Element sizes
The three reconstructed hemipelves, each consisting of the three hip bones, cement mantle, acetabular component and femoral implant, were meshed, using 10-noded tetrahedral elements. Each volume of the reconstructed hemipelvis was meshed with different element sizes to conduct a sensitivity analysis on element size. Element sizes were reduced until peak stress results converged and the level of mesh refinement no longer affected local stress values by more than 5%. The selected element sizes were 1 mm for the cortical bone, 2 mm for the cancellous bone, 1 mm for the subchondral bone, 1 mm for the cement mantle and pegs, 3 mm for the acetabular component and 3 mm for the 22-mm Charnley Roundback femoral prosthesis
The ISB coordinate system (Figure 1) was used to position the acetabular component in an abduction angle of 45° and anterversion angle of 15° to simulate surgical practice [29]. We simulated an increase in the cement mantle thickness by reducing the thickness of the acetabular component, as would be the case during surgery. The femoral prosthesis was included in the model to ensure a realistic introduction of the hip joint reaction force to the reconstructed acetabulae. To save on computational time, only the head of the femoral implant was simulated. A 22-mm diameter femoral head was used in all the models. The element sizes of the different volumes at each interface were kept the same to reduce element distortion.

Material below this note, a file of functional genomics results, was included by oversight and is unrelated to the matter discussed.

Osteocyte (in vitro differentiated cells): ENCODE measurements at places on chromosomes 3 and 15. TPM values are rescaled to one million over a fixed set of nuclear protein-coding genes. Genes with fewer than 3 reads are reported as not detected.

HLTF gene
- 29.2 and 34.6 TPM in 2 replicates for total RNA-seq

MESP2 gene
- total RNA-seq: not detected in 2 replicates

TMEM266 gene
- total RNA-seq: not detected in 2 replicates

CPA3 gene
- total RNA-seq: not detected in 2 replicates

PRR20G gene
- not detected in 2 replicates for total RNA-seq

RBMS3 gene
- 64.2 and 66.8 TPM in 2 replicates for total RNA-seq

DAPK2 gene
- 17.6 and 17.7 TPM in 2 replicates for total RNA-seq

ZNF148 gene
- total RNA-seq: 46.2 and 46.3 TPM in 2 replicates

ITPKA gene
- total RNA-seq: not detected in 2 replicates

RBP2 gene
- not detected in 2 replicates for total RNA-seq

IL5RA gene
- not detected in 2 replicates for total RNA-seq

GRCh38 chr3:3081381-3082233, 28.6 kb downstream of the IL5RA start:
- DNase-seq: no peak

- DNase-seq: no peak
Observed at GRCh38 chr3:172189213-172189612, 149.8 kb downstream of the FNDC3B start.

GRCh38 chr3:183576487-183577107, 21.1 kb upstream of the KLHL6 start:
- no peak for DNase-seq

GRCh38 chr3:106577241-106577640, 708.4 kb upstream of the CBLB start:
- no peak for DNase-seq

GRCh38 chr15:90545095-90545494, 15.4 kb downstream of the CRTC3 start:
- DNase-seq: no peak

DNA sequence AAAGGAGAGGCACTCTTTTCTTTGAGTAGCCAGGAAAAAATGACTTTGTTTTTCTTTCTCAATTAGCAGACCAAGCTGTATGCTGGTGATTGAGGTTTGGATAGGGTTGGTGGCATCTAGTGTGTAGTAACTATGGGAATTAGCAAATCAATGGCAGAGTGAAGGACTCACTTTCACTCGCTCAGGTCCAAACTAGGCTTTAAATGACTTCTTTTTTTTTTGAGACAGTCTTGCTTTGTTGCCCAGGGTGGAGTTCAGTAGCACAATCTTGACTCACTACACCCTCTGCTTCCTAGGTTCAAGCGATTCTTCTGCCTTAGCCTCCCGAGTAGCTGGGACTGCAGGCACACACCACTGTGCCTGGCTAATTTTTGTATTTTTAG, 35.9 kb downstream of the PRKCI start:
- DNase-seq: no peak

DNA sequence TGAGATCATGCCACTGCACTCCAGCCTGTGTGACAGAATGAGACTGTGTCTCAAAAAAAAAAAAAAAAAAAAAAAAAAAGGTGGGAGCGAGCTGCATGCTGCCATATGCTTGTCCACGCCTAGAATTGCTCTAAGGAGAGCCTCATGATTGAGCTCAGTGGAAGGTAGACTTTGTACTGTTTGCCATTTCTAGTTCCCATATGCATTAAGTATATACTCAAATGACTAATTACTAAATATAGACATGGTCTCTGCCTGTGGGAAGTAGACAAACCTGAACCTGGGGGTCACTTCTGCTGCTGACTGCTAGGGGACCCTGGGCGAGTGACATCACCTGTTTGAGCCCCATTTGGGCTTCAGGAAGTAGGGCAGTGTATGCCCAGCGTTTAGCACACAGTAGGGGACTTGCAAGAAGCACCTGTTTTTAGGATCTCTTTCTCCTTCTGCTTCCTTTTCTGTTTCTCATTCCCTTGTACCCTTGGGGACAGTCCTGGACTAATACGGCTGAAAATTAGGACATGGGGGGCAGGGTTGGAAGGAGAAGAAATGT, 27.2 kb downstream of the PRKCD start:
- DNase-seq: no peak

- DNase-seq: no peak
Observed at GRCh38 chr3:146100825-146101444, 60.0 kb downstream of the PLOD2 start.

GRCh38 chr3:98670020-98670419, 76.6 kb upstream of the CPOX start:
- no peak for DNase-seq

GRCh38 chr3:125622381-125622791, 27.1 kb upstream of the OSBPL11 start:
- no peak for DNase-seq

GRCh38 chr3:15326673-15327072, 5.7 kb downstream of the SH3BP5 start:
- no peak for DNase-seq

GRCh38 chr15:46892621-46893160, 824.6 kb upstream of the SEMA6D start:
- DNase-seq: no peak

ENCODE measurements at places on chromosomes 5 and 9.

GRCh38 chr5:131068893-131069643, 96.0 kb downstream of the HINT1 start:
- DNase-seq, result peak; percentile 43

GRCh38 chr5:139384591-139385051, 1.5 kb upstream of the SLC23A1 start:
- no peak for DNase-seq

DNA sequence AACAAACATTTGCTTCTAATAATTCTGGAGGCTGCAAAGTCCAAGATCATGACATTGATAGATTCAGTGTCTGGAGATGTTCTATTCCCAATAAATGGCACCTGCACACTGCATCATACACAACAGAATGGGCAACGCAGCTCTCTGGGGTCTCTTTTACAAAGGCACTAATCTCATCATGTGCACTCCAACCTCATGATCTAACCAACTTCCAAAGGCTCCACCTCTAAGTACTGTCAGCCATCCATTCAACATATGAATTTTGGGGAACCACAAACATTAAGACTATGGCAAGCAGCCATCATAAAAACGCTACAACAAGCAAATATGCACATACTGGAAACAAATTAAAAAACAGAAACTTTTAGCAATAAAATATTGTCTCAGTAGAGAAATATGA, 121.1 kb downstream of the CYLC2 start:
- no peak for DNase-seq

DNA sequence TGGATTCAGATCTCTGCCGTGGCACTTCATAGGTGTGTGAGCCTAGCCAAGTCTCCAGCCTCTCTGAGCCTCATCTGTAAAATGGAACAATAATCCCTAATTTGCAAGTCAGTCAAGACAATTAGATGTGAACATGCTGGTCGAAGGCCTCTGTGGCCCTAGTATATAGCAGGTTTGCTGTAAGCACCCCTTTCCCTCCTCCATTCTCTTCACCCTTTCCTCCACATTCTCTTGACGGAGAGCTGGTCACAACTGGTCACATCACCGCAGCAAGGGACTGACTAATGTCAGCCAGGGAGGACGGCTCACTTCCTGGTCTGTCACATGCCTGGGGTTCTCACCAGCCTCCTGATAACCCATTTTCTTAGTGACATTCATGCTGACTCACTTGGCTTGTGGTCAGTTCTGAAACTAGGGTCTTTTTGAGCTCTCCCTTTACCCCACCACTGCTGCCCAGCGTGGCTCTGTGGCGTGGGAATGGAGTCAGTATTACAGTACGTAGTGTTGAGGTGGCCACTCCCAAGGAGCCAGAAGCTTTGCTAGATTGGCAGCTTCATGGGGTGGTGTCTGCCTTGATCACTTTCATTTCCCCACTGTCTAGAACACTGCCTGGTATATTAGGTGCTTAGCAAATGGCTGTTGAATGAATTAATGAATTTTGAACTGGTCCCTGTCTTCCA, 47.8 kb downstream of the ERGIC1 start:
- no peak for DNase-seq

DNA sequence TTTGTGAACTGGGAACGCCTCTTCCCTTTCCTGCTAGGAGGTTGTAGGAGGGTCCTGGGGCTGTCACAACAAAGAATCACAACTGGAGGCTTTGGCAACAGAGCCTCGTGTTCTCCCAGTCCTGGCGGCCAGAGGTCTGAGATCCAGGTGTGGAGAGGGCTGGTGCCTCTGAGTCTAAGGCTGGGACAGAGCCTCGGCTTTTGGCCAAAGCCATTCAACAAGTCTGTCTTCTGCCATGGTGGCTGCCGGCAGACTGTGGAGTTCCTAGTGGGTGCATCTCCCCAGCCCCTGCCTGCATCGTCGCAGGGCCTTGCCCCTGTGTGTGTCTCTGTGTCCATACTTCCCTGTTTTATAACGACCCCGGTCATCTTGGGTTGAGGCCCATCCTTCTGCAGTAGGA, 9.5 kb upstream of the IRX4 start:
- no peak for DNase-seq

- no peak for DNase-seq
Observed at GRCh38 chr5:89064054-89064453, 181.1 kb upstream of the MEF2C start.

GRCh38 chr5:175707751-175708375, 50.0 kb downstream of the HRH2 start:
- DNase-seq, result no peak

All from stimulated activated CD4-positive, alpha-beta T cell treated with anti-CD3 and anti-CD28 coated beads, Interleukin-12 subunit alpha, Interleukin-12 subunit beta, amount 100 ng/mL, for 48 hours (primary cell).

Material properties
For this comparative study, isotropic and homogeneous properties were assumed for all the hip bones, given that the acetabulum is not highly anisotropic [30]. Two sets of investigations in relation to bone quality were carried out, one simulating patients with normal bone quality and the other simulating patients with poor bone quality by reducing the bone elastic modulus. The Young’s Modulus and Poisson’s ratio, respectively, for the reconstructed hemi pelves were taken as; cortical bone: 17 GPa, 0.3; subcondral bone: 1.15 GPa, 0.3; cancellous bone: 0.05 GPa, 0.2; cement mantle and pegs: 2 GPa, 0.3; acetabular component: 0.7 GPa, 0.3; and femoral implant: 200 GPa, 0.28 [30-33]. To simulate bones of reduced quality, the elastic modulus of the cancellous bone was reduced to 10% of the original and that of the cortical bone and subchondral bone to 50% [34].